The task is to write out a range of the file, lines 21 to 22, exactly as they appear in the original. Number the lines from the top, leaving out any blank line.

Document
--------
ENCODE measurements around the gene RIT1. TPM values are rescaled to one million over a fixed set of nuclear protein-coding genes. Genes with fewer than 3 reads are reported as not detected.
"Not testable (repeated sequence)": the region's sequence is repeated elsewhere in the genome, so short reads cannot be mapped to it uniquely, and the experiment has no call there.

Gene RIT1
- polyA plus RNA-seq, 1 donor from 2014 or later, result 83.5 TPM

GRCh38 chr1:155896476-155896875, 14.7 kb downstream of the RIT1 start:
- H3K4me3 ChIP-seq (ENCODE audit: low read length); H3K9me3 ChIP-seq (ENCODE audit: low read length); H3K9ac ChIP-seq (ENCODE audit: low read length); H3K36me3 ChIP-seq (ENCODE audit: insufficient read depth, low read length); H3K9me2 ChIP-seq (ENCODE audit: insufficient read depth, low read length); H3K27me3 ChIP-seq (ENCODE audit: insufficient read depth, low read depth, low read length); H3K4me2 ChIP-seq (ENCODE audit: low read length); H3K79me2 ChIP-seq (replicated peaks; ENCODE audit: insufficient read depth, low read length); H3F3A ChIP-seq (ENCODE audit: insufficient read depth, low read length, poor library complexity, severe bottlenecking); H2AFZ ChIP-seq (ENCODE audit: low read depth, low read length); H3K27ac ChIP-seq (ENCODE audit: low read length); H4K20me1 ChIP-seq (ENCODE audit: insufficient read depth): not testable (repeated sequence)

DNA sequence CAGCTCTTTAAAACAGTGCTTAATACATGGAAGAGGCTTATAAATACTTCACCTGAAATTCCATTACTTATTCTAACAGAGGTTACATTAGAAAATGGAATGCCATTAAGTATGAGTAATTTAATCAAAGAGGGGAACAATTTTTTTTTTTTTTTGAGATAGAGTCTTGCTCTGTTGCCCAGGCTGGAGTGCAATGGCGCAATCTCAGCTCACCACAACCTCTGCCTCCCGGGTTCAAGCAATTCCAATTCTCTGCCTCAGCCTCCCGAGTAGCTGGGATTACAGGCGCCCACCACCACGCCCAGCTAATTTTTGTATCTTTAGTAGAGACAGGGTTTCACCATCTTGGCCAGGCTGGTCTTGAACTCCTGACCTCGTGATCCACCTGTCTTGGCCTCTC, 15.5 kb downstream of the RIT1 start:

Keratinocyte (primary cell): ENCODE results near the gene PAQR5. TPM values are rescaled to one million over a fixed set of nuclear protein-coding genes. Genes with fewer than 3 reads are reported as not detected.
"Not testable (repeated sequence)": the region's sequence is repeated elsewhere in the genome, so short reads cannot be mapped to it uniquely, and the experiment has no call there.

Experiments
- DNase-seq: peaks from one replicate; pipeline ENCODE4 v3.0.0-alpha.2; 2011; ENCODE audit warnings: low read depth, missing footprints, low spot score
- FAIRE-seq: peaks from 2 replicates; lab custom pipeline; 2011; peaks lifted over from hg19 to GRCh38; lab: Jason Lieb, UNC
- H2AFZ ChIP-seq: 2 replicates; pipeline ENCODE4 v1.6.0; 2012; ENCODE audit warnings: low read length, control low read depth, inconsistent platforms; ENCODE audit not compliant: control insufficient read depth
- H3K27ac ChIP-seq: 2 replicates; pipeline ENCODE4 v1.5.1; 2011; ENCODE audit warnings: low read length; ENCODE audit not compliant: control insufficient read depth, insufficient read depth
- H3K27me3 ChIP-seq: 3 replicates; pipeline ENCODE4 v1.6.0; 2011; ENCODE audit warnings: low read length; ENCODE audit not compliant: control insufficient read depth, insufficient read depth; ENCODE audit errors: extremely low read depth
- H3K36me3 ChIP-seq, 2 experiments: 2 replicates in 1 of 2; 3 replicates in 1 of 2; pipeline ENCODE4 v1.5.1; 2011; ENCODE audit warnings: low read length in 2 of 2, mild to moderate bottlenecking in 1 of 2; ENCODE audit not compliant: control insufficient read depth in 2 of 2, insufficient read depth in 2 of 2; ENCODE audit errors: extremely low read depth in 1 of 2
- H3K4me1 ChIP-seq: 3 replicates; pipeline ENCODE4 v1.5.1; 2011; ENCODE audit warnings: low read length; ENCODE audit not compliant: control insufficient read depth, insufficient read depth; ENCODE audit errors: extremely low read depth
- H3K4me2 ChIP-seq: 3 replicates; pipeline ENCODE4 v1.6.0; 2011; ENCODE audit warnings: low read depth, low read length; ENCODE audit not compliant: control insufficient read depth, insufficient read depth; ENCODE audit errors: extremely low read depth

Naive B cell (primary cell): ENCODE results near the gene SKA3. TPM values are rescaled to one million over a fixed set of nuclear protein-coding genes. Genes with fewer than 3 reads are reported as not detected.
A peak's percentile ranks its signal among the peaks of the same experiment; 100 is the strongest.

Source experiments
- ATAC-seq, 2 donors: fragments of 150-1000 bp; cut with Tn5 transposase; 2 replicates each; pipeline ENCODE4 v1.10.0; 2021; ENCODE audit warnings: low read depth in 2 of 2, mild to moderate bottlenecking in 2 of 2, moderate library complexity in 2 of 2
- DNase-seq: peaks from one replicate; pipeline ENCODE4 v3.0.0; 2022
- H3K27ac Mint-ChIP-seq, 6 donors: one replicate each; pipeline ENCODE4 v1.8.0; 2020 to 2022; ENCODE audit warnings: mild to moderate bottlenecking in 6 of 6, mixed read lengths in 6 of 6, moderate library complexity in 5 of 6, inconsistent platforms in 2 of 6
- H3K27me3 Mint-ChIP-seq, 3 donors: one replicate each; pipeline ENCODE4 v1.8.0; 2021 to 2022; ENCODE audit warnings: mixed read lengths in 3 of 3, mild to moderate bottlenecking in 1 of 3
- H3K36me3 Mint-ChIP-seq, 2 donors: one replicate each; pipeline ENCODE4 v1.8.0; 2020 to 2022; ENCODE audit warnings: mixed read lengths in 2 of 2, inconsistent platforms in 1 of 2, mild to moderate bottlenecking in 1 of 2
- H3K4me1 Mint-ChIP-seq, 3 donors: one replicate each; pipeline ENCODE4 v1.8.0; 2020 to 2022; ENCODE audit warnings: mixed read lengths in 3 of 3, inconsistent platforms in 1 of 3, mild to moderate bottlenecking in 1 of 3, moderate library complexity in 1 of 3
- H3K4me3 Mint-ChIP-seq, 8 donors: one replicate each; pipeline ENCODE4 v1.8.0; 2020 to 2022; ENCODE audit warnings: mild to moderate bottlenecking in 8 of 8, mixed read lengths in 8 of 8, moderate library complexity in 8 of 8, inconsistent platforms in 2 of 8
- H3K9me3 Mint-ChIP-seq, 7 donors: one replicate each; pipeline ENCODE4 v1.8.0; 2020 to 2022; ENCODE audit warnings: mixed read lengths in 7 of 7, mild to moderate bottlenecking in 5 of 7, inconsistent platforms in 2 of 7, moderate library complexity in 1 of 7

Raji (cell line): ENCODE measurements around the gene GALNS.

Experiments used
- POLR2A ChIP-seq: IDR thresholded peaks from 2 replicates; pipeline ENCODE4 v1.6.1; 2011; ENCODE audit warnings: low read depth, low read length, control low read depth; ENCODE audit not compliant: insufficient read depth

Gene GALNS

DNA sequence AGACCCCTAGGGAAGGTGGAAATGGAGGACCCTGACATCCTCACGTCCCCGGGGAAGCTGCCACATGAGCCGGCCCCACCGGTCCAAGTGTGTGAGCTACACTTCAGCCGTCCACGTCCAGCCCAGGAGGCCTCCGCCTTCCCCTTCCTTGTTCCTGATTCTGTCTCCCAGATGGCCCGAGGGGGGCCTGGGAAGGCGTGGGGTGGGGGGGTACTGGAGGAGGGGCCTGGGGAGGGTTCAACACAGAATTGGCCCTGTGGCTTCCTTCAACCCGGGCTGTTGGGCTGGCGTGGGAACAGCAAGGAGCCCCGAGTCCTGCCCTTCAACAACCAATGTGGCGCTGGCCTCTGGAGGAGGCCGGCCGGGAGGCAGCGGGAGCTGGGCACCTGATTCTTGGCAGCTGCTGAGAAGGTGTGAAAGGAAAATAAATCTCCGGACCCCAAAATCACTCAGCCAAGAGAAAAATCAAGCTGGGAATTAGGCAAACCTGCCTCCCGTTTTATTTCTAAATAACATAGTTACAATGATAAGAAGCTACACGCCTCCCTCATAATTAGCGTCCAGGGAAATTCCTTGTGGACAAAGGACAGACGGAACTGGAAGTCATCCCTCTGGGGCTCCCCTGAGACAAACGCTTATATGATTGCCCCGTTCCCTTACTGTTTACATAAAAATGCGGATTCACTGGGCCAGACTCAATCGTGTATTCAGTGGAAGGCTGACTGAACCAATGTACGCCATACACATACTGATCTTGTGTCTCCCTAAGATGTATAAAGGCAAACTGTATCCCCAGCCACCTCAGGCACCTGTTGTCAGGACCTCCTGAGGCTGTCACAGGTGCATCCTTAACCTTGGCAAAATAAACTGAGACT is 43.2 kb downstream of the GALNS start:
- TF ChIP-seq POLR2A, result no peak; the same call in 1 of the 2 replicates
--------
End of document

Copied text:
Source experiments
- ATAC-seq, 2 donors: fragments of 150-1000 bp; cut with Tn5 transposase; 2 replicates each; pipeline ENCODE4 v1.10.0; 2021; ENCODE audit warnings: low read depth in 2 of 2, mild to moderate bottlenecking in 2 of 2, moderate library complexity in 2 of 2